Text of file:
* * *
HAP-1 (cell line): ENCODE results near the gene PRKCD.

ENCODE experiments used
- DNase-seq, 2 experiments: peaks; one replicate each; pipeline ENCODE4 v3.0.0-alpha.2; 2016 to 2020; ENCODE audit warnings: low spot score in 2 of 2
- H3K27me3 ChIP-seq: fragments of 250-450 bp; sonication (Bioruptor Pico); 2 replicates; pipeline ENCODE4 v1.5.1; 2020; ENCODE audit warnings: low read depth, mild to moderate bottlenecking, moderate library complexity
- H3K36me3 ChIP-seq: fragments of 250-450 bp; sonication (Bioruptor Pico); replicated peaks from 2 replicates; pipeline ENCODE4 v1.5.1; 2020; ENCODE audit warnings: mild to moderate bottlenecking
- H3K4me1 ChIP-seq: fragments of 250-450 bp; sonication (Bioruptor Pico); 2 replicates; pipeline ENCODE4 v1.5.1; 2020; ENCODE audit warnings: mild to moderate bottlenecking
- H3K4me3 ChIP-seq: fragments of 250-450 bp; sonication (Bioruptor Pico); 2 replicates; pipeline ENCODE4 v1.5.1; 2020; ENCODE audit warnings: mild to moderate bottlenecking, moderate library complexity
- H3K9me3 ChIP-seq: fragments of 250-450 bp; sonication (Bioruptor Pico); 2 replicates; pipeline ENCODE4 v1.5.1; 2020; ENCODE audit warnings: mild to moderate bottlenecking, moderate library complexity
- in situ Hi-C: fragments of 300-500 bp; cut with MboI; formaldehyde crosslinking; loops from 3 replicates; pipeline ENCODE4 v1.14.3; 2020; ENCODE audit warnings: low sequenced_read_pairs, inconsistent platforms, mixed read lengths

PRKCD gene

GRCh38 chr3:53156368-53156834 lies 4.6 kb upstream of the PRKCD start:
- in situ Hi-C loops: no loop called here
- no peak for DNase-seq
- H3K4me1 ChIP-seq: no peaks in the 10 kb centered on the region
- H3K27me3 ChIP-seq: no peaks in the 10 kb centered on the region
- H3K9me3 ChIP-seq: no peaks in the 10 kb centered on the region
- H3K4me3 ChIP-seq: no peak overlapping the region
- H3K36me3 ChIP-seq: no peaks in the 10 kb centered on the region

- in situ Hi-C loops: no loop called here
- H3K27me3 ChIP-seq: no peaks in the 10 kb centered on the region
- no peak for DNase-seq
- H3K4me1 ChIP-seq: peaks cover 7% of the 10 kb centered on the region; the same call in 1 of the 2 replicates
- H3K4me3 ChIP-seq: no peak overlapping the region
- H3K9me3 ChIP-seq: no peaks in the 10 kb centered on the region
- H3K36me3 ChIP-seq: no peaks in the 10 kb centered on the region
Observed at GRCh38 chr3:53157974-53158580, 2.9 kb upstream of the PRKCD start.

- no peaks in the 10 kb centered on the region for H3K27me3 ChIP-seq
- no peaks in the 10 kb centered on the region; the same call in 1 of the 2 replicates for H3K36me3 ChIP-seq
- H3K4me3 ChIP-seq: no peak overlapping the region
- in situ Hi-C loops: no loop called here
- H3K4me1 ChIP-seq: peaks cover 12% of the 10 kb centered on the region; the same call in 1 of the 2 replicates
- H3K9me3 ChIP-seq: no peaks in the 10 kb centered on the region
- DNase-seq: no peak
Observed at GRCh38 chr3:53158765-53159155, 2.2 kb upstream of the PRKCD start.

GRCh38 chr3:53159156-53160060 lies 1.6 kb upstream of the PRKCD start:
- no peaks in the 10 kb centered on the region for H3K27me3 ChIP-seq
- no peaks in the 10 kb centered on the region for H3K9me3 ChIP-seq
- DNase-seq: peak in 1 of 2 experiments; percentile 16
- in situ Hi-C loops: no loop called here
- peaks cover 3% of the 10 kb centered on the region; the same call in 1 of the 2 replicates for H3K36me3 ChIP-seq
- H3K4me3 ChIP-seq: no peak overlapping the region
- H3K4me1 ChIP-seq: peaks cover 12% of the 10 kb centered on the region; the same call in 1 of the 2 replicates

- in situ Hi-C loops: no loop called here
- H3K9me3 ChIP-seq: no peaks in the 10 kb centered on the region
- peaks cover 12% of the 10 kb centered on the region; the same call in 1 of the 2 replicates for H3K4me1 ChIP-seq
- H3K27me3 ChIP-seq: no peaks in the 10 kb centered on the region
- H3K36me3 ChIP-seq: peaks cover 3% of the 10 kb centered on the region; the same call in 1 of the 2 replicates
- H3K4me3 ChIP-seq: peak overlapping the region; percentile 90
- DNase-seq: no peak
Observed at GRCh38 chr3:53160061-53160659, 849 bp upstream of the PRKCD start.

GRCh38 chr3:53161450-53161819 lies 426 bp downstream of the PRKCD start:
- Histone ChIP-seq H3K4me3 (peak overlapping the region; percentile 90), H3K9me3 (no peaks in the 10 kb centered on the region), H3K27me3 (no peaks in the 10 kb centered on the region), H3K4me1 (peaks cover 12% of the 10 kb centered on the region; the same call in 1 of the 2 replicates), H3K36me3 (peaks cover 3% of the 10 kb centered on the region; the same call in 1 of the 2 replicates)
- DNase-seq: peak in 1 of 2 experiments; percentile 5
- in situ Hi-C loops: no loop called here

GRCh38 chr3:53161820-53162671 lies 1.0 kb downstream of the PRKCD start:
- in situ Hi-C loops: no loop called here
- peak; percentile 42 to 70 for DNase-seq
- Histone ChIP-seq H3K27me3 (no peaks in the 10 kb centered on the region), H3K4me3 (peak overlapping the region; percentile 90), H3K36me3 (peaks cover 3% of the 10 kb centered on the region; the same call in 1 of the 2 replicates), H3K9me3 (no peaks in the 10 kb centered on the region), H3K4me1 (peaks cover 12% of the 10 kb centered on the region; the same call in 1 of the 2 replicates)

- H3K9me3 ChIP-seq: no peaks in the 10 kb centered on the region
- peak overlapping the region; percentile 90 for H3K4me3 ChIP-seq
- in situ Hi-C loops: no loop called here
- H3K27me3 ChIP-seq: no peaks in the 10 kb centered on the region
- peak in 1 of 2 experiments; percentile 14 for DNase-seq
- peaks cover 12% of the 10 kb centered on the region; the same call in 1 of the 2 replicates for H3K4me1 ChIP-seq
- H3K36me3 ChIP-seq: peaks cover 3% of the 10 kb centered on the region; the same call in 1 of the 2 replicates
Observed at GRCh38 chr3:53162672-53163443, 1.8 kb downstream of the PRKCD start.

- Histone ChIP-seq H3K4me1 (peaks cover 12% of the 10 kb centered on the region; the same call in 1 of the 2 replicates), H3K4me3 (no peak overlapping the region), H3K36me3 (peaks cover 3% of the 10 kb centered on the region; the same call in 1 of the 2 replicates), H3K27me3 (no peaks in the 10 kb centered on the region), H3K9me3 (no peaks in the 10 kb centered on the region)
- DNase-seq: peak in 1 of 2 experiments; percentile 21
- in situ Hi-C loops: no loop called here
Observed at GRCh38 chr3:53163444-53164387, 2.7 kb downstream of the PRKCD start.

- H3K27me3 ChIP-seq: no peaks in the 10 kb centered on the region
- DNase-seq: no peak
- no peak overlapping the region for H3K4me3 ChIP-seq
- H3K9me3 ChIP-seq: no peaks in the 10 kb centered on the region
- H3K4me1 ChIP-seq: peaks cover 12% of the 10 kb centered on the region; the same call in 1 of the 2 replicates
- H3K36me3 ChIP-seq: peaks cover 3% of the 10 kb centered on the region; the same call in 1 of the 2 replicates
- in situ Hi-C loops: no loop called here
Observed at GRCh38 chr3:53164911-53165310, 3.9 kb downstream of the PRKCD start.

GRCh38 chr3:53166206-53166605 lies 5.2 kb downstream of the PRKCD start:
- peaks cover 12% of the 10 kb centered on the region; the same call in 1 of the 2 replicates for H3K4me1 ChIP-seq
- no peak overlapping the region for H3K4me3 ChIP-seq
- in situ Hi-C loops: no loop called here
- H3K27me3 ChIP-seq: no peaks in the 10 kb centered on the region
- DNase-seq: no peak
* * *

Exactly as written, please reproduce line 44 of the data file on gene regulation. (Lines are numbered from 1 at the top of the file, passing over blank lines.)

- H3K9me3 ChIP-seq: no peaks in the 10 kb centered on the region